Just finished the regular Sunday interviewing session. An unusually good interview round, with 3 job offers going out after 10 interviews. Our average is 1 out of 10. Strangely enough, I don't feel so elated. Not sure why. Perhaps it was because the most impressive candidate on paper (all the right open source buzzwords) failed miserably at all the non-programming problems we gave him. Also tried a new tack learned from a recent Motorola acquaintance - trying to encourage interviewees and give them hints when they struggled with a question. Unfortunately, it was all the more depressing because the ones who _needed_ the hints typically couldn't do anything even when given the hints.
On the other hand, the last 2-3 days has been very good as I follow the progress of one of our trainees. Fresh out of college with no working experience, this trainee was added to one of our projects a month ago. For the longest time, relatively simple tasks took 1-2 weeks to complete. I wasn't disappointed since I expected the trainee to take quite some time to learn the technologies we used, but I was hoping that it might be a bit faster.
Like a dam bursting, that breakthrough happened 3 days ago. From 2 weeks to complete a task to finishing 2 tasks a day – I was amazed. Not too often that I get patches faster than they can be reviewed from any developer. Not only that, but the trainee was refactoring crappy code in our code base, producing high quality code I would have expected from someone with far more experience. Ok, so I did casually suggest those refactorings, but all the same, it was a very encouraging development.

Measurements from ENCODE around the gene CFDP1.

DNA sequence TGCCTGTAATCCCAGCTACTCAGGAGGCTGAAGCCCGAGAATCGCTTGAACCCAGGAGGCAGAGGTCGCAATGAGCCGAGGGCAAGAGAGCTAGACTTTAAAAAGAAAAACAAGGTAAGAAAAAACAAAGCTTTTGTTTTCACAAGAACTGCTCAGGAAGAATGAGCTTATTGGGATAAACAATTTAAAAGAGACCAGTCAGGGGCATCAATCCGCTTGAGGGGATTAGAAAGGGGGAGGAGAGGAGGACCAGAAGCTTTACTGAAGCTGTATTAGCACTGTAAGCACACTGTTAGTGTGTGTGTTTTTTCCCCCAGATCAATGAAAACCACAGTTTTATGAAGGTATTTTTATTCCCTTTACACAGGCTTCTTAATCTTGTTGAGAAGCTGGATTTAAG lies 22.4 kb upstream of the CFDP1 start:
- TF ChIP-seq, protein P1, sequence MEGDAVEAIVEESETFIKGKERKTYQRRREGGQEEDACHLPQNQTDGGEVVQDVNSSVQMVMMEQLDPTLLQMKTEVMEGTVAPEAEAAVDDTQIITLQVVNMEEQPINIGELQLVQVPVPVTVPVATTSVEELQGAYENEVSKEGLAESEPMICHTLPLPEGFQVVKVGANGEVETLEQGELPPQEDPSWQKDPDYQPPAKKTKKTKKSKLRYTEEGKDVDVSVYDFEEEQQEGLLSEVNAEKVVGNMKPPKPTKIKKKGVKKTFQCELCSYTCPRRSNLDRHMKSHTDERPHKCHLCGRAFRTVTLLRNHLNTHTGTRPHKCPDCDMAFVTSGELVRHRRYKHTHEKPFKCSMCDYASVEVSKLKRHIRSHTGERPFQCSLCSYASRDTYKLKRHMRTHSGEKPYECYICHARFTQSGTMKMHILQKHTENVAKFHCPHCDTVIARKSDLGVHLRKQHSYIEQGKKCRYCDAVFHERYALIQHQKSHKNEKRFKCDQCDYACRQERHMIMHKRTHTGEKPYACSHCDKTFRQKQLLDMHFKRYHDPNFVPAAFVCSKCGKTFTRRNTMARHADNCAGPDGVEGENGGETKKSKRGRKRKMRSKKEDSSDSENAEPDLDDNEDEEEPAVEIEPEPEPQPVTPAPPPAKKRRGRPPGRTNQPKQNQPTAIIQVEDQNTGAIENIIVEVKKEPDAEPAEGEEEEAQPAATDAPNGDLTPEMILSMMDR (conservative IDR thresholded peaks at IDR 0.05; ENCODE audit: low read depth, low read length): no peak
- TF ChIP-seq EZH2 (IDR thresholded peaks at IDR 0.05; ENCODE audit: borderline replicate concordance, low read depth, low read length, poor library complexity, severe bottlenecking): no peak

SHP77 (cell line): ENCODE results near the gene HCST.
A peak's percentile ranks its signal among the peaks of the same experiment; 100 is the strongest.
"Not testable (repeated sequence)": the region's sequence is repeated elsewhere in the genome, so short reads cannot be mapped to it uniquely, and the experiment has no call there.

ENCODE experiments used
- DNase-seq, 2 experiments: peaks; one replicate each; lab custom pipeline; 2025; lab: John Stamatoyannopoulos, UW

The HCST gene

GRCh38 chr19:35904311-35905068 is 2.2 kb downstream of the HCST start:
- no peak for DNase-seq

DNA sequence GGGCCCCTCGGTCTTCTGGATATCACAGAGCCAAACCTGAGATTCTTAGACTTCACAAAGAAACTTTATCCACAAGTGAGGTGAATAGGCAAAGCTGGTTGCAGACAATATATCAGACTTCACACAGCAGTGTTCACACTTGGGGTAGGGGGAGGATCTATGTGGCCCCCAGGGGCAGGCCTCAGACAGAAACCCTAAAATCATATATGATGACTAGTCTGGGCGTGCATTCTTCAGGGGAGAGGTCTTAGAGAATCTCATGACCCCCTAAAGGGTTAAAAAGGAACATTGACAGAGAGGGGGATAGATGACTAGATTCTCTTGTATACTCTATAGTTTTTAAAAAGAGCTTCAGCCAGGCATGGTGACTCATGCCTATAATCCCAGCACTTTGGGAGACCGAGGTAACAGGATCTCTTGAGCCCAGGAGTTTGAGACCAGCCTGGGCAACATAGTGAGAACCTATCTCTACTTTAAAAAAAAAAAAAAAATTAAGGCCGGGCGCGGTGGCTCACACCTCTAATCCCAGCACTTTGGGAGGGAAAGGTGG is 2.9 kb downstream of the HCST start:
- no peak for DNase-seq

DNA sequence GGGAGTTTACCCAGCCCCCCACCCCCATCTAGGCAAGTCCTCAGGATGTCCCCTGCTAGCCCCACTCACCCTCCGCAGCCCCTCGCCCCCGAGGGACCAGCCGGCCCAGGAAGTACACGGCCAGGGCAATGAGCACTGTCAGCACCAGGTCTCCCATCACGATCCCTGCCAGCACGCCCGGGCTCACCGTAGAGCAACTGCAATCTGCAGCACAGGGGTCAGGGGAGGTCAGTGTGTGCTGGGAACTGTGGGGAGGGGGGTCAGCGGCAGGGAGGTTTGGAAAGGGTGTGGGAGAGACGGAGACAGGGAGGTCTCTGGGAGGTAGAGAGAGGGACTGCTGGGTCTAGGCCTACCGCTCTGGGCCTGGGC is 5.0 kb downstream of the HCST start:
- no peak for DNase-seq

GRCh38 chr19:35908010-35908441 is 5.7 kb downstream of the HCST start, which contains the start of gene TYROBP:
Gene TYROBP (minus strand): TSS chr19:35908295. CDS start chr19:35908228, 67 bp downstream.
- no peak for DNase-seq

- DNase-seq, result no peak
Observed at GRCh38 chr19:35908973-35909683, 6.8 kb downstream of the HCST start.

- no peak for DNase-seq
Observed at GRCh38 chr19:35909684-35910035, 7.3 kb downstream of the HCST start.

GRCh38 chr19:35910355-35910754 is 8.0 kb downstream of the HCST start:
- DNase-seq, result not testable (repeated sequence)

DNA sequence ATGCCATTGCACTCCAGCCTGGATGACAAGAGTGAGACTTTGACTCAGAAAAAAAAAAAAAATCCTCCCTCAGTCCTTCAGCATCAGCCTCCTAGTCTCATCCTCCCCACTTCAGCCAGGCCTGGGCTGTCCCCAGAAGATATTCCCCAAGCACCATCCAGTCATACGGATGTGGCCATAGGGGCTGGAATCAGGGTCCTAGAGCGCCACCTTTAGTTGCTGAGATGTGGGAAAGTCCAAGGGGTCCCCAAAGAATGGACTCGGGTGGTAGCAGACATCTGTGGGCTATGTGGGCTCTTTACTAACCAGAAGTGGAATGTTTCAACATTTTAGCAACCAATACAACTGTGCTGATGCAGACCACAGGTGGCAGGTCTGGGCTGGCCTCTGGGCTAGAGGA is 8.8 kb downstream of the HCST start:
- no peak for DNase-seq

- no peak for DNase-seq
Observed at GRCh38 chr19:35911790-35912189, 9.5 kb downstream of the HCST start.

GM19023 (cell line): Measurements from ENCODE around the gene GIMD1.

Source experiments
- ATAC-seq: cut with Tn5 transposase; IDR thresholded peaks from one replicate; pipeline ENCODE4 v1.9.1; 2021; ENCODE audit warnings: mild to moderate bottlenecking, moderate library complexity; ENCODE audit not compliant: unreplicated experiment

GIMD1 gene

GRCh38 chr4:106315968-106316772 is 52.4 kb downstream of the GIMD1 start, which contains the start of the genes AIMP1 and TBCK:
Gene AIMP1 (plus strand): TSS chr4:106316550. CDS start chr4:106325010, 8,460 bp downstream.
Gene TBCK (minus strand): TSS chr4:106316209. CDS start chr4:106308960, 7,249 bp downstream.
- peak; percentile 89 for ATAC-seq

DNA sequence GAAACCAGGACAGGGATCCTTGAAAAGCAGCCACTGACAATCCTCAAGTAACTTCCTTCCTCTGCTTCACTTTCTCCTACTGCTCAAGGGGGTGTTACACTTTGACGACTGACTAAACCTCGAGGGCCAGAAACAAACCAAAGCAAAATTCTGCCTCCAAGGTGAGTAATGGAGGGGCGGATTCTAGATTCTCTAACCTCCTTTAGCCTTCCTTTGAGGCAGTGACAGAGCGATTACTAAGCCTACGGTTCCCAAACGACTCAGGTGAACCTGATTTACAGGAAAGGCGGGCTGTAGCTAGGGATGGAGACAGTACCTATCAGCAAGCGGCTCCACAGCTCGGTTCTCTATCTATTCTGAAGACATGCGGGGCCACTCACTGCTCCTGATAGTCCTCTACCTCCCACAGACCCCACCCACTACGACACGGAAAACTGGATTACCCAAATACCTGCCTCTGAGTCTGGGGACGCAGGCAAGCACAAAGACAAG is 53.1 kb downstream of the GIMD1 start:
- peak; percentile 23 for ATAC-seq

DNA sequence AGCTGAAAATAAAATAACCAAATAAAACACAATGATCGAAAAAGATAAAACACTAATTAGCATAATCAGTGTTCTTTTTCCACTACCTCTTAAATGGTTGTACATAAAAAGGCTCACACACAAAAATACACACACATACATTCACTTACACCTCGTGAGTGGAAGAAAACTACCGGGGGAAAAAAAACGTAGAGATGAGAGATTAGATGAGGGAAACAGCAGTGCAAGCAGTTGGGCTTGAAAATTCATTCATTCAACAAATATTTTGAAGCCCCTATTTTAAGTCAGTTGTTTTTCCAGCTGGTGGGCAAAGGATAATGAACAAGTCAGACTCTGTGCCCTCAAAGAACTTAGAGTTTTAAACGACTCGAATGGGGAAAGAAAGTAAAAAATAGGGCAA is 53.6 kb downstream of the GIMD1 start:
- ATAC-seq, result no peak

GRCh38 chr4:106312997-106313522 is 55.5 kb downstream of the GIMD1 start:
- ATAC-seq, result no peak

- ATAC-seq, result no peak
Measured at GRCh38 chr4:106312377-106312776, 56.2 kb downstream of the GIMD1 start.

That leads me to another tangent – some of our best people were underemployed before we hired them, due to that horrible 'working experience' requirement. Our best junior developer was working at McDonald's before being hired here! Too many could not find a job fresh out of school due to lack of working experience. We have reaped good benefits from hiring fresh graduates - eating the cost of training them for the first few months and reaping the rewards of hard-working developers with the right 'can-do' attitude. But if we hadn't hired them, their skills would have gone to waste. What a waste that would have been ...
Of course, we have had to eat the cost of losing some of these trainees who left for greener pastures the moment they became minimally functional. That is a challenge that every company has to face though. Hiring and retaining good talent is hard and we have only begun to build a corporate culture that is conducive to this.